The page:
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Answer

1933

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Question

Which law effectively gave Hitler absolute power?

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Answer

The Enabling Act of 1933

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Question

What was the Anschluss?

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Answer

The annexation of Austria by Germany in 1938

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Question

What did the Munich Conference decide concerning the Sudetenland crisis?

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Answer

Hitler could annex the Sudetenland if he promised not to make further demands or threats

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Which country did not have a delegation invited to the Munich Conference?

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Answer

Czechoslovakia

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The Allies abandoned the policy of Appeasement and declared war on Germany following its invasion of which country in 1939?

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Answer

Poland

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Question

Who wrote the 95 Theses?

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Answer

Martin Luther

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When were the 95 Theses written?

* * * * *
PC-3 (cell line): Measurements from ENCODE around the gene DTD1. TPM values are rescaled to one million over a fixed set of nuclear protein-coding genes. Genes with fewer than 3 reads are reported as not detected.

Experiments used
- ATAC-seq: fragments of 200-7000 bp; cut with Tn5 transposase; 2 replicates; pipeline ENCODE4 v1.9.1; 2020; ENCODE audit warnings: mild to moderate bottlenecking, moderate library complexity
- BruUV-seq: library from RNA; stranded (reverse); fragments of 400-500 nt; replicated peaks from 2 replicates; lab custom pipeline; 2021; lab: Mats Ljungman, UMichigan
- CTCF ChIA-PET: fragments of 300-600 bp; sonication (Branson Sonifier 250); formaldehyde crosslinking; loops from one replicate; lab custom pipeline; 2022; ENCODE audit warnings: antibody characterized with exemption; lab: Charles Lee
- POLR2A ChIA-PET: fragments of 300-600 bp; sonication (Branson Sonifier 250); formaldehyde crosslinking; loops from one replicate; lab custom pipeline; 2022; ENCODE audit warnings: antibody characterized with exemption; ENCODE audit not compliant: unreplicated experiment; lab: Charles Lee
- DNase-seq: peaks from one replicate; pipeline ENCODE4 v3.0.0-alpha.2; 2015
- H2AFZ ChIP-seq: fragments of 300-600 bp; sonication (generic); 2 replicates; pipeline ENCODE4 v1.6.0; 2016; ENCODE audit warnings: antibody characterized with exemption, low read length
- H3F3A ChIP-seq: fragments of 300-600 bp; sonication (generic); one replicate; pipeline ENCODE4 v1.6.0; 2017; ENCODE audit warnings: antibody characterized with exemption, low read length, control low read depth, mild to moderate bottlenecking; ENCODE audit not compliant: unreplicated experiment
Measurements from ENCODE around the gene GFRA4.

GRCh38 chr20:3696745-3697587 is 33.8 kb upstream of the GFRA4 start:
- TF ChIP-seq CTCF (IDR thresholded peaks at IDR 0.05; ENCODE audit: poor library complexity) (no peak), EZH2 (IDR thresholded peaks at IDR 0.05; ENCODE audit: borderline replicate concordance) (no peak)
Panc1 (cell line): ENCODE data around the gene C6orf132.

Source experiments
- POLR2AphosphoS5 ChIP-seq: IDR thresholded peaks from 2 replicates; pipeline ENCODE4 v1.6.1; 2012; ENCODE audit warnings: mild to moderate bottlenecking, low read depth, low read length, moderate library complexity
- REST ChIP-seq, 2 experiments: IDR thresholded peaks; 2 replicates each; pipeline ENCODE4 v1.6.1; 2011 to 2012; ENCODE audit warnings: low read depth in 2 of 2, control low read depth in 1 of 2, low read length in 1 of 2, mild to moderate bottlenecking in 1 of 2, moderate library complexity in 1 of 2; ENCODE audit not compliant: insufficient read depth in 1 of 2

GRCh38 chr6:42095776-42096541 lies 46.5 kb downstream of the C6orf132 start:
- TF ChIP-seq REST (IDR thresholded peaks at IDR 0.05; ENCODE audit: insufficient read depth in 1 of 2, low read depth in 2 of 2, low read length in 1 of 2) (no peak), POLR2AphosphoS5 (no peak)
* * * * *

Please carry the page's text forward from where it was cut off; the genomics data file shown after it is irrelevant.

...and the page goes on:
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Answer

October 31, 1517

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Where was the 95 Theses posted?

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Answer

Wittenberg, Germany 

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Question

When someone is removed from the Catholic church because of their actions it is called ________.


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Answer

Excommunication

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Question

What were tokens that could be purchased by anyone that meant the buyer's sins had been forgiven?


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Answer

Indulgences

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Question

Which was not a reason why Henry wanted to divorce Catherine of Aragon?

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Answer

Catherine had produced no male heir.

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Question

Who did Pope Clement VII send to represent him in England?

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Answer

Cardinal Wolsey

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Question

How did the Book of Leviticus justify an annulment between King Henry VIII and Catherine of Aragon?

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Answer

Catherine had been married to Henry VIII's brother, Arthur.

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Question

What was the name of Henry VIII's illegitimate male heir that he elevated to Duke of Richmond?

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Answer

Henry Fitzroy

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Question

Why was it an issue that Holy Roman Emperor Charles V was able to control Pope Clement VII?

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Answer

Catherine of Aragon was Charles V's aunt.